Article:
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More MS news articles for June 2003

Antibody-mediated blockade of the CXCR3 chemokine receptor results in diminished recruitment of T helper 1 cells into sites of inflammation

J Leukoc Biol 2003 Jun;73(6):771-80
Xie JH, Nomura N, Lu M, Chen SL, Koch GE, Weng Y, Rosa R, Di Salvo J, Mudgett J, Peterson LB, Wicker LS, DeMartino JA.
Departments of Pharmacology and. Immunology & Rheumatology, Merck Research Laboratories, Rahway, New Jersey.

Naive T cells, when activated by specific antigen and cytokines, up-regulate adhesion molecules as well as chemokine receptors on their surface, which allows them to migrate to inflamed tissues.

Human studies have shown that CXCR3 is one of the chemokine receptors that is induced during T cell activation.

Moreover, CXCR3-positive T cells are enriched at inflammatory sites in patients with autoimmune diseases such as rheumatoid arthritis and multiple sclerosis.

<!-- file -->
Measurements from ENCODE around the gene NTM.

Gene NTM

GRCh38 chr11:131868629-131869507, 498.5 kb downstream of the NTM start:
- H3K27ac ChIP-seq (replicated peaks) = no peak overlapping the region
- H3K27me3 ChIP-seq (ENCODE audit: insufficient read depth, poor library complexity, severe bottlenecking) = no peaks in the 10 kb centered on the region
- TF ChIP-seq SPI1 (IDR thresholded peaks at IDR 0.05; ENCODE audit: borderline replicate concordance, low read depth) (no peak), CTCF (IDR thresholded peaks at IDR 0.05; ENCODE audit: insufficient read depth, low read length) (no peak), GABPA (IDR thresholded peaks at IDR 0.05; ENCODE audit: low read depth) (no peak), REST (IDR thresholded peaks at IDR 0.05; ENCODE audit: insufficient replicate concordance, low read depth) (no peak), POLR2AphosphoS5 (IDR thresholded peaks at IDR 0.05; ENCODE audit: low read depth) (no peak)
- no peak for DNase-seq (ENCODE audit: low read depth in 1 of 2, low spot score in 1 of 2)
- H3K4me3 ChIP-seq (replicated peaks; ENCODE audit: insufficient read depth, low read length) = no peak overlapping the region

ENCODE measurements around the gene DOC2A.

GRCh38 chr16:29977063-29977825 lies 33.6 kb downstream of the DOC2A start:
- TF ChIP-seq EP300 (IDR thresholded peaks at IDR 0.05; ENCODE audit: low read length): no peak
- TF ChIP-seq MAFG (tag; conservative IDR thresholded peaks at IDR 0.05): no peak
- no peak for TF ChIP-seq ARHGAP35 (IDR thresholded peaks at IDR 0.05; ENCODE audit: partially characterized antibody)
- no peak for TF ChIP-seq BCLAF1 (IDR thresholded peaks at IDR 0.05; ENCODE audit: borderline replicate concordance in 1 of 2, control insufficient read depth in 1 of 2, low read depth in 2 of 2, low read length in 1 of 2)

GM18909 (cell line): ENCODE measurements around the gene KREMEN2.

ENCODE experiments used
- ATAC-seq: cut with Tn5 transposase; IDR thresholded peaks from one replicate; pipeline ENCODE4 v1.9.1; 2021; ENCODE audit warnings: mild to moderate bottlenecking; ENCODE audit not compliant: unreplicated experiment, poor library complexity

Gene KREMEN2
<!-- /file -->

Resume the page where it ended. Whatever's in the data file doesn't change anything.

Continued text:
In this study, we use a mouse model of inflammation to demonstrate that CXCR3 is required for activated T cell transmigration to inflamed tissue.

Using an anti- mCXCR3 antibody, we have shown that in vitro-differentiated T helper (Th) 1 and Th2 cells up-regulated CXCR3 upon stimulation with specific antigen/major histocompatibility complex.

However, only Th1 cells, when adoptively transferred to syngeneic recipients, are efficiently recruited to the peritoneum in an adjuvant-induced peritonitis model.

Furthermore, the neutralizing anti-mCXCR3 antibody profoundly inhibits the recruitment of Th1 cells to the inflamed peritoneum.

Real-time, quantitative reverse transcriptase-polymerase chain reaction analysis demonstrates that the CXCR3 ligands, interferon (IFN)-inducible protein 10 (CXCL10) and IFN-inducible T cell alpha chemoattractant (CXCL11), are among the many chemokines induced in the adjuvant-treated peritoneum.

The anti-mCXCR3 antibody is also effective in inhibiting a delayed-type hypersensitivity response, which is largely mediated by enhanced trafficking of activated T cells to peripheral inflammatory sites.

Collectively, our results suggest that CXCR3 has a critical role in T cell transmigration to sites of inflammation and thus, may serve as a molecular target for anti-inflammatory therapies.